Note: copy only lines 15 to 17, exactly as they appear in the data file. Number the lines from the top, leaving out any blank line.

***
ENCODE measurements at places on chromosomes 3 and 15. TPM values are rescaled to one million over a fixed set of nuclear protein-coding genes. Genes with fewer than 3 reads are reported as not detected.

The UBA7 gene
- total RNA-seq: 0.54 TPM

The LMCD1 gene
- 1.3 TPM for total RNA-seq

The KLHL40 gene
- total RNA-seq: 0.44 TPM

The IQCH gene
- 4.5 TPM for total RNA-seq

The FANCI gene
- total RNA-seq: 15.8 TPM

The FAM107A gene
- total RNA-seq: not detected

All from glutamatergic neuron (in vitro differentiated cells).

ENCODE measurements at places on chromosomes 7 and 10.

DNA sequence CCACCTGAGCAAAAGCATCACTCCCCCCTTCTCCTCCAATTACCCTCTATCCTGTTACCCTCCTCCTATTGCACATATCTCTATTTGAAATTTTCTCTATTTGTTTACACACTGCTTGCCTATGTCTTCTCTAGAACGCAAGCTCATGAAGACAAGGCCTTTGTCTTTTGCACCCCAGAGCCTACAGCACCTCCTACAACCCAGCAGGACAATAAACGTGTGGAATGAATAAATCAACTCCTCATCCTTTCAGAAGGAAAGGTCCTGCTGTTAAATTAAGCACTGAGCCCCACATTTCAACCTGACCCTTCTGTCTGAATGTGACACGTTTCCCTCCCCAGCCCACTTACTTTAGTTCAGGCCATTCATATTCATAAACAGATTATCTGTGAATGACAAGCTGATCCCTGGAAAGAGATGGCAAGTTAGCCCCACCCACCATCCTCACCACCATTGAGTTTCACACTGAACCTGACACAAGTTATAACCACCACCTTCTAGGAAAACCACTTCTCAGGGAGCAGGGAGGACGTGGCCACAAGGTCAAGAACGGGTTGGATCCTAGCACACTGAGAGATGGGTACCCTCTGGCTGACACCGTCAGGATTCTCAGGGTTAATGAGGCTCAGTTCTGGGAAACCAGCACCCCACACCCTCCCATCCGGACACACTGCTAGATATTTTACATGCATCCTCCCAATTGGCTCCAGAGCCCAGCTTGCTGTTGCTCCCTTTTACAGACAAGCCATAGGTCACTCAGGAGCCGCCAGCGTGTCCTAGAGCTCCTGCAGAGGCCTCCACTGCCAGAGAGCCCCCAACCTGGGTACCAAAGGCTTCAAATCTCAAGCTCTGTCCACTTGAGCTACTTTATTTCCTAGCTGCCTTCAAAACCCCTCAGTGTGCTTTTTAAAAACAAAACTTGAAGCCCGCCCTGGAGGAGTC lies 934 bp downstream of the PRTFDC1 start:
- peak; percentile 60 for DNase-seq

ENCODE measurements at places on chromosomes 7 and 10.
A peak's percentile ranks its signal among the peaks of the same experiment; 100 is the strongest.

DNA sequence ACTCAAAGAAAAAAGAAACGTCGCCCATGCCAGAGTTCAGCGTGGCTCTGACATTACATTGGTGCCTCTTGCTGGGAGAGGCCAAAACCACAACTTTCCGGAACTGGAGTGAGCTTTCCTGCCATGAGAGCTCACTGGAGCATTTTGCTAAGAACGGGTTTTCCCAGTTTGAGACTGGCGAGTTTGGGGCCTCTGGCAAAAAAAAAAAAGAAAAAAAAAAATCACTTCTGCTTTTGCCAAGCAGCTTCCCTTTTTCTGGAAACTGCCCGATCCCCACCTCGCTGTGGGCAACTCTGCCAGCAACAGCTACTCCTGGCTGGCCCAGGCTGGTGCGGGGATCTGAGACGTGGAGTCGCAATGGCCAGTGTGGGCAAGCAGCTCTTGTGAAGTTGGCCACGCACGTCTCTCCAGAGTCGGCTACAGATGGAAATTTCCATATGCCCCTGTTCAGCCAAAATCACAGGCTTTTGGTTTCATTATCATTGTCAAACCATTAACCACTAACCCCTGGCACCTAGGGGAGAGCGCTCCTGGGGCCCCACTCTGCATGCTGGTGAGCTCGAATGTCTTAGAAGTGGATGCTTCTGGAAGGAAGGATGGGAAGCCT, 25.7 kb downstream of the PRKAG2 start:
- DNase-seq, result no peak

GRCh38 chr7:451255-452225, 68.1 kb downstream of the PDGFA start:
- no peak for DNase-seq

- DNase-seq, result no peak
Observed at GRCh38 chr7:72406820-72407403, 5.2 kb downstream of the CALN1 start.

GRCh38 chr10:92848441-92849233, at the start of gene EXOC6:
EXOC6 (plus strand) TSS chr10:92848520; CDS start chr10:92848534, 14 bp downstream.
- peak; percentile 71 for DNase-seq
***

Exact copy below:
ENCODE measurements at places on chromosomes 7 and 10.

DNA sequence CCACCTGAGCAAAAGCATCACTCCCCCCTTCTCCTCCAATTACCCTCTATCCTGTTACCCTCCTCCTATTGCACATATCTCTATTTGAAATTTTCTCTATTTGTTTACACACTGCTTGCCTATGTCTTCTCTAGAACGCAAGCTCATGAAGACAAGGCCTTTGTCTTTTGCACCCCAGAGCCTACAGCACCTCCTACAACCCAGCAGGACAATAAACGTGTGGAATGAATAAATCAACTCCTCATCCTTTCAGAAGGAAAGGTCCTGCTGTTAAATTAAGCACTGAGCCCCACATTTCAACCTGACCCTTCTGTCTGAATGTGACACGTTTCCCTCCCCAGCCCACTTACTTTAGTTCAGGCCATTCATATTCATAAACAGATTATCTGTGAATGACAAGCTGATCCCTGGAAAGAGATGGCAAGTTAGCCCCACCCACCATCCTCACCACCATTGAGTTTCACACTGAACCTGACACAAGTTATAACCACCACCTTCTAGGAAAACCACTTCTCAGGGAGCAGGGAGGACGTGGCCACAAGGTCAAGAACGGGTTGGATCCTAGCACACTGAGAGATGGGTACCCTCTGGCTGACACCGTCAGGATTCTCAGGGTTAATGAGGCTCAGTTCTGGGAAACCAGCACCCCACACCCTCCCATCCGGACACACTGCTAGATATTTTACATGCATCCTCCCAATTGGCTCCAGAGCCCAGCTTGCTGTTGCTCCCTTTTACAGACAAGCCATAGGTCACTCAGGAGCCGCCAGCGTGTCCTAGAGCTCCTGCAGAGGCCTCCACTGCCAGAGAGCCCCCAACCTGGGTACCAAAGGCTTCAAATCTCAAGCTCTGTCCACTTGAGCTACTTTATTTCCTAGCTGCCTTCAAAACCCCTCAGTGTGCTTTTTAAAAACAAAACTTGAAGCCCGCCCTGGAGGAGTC lies 934 bp downstream of the PRTFDC1 start:
- peak; percentile 60 for DNase-seq